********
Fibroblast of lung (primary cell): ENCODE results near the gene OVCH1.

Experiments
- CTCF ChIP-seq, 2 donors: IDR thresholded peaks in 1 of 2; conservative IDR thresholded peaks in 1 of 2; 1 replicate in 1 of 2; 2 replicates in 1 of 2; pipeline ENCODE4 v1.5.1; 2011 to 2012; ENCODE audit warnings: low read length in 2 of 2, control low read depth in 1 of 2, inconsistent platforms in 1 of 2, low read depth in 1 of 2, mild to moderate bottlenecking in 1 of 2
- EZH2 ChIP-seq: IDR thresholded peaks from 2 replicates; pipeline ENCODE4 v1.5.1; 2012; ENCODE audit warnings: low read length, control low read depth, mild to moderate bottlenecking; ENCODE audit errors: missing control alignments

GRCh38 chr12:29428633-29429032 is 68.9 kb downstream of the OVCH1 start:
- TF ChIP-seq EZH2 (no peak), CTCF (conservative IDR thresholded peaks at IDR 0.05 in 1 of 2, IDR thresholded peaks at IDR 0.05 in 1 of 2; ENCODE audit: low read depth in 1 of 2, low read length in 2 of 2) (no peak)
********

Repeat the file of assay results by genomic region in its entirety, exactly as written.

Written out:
Fibroblast of lung (primary cell): ENCODE results near the gene OVCH1.

Experiments
- CTCF ChIP-seq, 2 donors: IDR thresholded peaks in 1 of 2; conservative IDR thresholded peaks in 1 of 2; 1 replicate in 1 of 2; 2 replicates in 1 of 2; pipeline ENCODE4 v1.5.1; 2011 to 2012; ENCODE audit warnings: low read length in 2 of 2, control low read depth in 1 of 2, inconsistent platforms in 1 of 2, low read depth in 1 of 2, mild to moderate bottlenecking in 1 of 2
- EZH2 ChIP-seq: IDR thresholded peaks from 2 replicates; pipeline ENCODE4 v1.5.1; 2012; ENCODE audit warnings: low read length, control low read depth, mild to moderate bottlenecking; ENCODE audit errors: missing control alignments

GRCh38 chr12:29428633-29429032 is 68.9 kb downstream of the OVCH1 start:
- TF ChIP-seq EZH2 (no peak), CTCF (conservative IDR thresholded peaks at IDR 0.05 in 1 of 2, IDR thresholded peaks at IDR 0.05 in 1 of 2; ENCODE audit: low read depth in 1 of 2, low read length in 2 of 2) (no peak)